ravage

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English[edit]

Etymology[edit]

From French ravage (ravage, havoc, spoil), from ravir (to bear away suddenly), from Latin rapere (to snatch, seize), akin to Ancient Greek ἁρπάζω (arpazō, to seize)

Verb[edit]

ravage (third-person singular simple present ravages, present participle ravaging, simple past and past participle ravaged)

  1. (transitive) To devastate or destroy something
  2. (transitive) To pillage or sack something, to lay waste to something
  3. (intransitive) To wreak destruction

Related terms[edit]

Translations[edit]

Noun[edit]

ravage (plural ravages)

  1. Grievous damage or havoc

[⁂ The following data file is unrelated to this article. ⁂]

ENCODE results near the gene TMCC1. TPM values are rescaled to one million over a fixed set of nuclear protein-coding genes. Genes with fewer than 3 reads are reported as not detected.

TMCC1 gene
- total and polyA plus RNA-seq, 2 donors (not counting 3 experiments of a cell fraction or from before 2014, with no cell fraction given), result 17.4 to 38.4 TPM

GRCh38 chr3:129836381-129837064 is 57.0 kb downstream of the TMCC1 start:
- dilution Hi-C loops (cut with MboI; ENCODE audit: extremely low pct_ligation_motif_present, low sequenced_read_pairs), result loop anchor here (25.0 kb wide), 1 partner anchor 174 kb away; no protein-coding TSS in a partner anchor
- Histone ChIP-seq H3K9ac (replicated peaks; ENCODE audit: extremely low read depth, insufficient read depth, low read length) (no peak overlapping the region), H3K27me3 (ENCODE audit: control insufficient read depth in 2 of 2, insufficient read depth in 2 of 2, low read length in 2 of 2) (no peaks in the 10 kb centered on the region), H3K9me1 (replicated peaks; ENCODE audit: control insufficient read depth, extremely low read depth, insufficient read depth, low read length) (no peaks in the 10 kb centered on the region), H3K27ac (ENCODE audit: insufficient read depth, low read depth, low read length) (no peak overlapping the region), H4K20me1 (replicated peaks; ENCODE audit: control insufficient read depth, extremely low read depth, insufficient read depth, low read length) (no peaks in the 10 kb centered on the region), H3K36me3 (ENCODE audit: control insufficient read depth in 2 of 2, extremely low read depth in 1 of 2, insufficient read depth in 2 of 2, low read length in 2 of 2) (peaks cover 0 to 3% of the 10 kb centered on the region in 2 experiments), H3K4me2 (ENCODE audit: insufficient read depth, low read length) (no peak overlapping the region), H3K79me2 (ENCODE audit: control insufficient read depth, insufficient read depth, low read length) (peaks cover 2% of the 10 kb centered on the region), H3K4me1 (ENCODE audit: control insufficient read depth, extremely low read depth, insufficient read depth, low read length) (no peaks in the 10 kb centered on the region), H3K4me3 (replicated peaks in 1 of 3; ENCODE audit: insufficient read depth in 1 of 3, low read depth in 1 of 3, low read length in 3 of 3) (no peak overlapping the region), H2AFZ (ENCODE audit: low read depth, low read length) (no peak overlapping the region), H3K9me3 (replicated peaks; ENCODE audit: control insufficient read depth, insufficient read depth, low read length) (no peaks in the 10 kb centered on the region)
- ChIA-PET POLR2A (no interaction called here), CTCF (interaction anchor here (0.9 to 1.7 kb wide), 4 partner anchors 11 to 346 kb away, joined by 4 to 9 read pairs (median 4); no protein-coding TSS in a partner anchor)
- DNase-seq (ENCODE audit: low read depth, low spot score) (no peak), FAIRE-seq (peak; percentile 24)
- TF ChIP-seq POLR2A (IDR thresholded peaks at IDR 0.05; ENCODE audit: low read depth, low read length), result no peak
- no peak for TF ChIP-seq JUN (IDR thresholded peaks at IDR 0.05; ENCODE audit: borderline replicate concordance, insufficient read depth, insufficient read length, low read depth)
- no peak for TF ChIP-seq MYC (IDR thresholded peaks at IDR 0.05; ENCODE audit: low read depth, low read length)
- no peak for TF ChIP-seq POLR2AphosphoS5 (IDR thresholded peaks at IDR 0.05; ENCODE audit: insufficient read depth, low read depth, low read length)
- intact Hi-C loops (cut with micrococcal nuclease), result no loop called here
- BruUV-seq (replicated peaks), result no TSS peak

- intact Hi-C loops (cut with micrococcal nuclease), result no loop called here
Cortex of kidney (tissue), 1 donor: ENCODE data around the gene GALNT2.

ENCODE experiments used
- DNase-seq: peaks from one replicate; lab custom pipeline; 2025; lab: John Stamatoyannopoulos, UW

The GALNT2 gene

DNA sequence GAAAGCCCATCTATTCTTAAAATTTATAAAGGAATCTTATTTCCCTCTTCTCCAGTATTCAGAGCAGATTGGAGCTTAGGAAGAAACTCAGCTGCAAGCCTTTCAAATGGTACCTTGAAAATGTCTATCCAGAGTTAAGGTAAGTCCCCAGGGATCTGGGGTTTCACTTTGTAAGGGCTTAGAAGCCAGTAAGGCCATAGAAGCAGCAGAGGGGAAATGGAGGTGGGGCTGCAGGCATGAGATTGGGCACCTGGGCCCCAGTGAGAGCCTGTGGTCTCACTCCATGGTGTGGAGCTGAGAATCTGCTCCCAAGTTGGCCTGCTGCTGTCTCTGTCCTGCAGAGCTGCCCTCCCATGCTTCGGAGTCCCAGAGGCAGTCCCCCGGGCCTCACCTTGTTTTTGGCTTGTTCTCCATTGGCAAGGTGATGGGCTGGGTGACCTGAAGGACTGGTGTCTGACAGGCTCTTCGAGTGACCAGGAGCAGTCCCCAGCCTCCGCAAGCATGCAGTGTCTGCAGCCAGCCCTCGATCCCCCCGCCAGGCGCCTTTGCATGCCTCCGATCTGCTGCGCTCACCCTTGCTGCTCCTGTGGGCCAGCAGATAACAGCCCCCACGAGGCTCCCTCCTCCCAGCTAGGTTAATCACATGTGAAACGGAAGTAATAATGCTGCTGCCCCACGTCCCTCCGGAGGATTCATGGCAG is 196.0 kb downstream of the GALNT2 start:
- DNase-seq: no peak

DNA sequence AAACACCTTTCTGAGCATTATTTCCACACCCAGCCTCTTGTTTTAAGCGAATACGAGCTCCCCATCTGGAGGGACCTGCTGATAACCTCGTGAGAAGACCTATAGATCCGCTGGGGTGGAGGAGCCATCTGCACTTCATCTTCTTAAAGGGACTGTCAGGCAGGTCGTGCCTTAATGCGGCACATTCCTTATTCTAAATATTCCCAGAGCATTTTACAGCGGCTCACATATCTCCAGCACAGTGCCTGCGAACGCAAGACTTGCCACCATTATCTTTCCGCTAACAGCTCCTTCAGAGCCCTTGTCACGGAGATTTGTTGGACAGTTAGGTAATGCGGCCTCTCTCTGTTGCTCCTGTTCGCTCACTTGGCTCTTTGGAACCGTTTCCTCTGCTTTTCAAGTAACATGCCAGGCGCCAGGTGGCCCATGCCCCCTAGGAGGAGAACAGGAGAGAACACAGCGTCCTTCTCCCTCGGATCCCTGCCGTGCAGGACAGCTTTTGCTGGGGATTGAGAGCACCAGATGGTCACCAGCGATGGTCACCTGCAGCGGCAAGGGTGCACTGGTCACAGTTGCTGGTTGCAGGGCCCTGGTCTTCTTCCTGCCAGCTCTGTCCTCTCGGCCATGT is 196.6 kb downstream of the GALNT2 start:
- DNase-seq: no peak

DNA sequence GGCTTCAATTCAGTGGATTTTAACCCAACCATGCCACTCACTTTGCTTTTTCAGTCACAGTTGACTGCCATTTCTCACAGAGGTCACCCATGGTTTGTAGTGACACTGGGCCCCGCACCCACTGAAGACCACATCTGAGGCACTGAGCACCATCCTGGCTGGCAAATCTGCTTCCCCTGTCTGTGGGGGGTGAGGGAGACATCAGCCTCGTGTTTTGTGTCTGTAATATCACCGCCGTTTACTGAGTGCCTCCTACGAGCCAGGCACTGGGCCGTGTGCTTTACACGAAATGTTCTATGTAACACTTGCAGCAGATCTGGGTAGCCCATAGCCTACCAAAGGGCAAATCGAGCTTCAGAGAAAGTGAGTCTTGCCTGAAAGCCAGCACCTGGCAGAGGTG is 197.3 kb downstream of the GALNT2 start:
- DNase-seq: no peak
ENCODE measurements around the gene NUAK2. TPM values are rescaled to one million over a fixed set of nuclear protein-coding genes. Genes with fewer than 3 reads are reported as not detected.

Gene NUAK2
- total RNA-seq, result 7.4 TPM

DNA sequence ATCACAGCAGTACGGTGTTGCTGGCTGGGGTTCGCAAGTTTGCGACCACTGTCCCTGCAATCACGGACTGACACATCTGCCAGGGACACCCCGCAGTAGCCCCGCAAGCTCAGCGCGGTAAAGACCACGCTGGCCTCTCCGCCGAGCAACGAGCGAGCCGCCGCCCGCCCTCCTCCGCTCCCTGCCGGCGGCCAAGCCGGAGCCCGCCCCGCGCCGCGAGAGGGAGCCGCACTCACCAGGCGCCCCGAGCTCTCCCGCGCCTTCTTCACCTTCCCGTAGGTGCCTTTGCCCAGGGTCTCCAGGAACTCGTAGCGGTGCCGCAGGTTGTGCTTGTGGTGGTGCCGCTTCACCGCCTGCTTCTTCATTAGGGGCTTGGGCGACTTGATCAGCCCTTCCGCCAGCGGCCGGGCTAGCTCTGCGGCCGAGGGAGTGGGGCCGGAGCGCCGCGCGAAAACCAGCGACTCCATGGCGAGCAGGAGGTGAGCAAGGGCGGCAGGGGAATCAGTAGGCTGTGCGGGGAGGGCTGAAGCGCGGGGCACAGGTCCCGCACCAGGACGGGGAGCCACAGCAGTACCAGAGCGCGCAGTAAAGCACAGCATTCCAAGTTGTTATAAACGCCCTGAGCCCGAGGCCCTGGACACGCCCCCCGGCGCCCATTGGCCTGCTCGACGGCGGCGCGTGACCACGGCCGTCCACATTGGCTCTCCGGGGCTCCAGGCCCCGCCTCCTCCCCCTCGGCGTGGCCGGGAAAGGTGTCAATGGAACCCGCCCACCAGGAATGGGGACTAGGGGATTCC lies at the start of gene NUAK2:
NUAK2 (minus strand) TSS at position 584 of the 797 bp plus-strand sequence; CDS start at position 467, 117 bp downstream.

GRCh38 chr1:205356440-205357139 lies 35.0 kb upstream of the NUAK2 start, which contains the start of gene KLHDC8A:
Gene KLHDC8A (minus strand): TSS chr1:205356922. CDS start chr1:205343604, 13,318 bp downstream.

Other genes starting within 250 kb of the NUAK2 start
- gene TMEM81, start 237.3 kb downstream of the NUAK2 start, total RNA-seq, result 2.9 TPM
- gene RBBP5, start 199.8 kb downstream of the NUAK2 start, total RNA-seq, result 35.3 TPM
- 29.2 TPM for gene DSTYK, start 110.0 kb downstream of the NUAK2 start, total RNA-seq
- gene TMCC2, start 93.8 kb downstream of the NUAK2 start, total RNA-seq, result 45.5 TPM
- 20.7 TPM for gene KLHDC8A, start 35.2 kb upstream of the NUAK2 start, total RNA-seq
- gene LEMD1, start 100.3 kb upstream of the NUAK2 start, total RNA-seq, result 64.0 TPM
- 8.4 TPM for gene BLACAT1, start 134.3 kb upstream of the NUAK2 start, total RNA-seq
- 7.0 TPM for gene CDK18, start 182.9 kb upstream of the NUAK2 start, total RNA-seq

• Addison
      Would one think 'twere possible for love / To make such ravage in a noble soul?
  2. Depredation or devastation
    the ravage of a lion; the ravages of fire or tempest; the ravages of an army, or of time

Translations[edit]

External links[edit]


Dutch[edit]

Pronunciation[edit]

Hyphenation: ra‧va‧ge

Etymology[edit]

From French ravage (ravage, havoc, spoil)

Noun[edit]

ravage f (plural ravages)

  1. havoc, damage

Anagrams[edit]


French[edit]

Pronunciation[edit]

Noun[edit]

ravage m (plural ravages)

  1. singular form of ravages
  2. (archaic) The act of laying waste.

Verb[edit]

ravage

  1. First- and third-person singular indicative present of ravager
  2. First- and third-person singular subjunctive present of ravager
  3. Ordinary second-person singular imperative present of ravager

Anagrams[edit]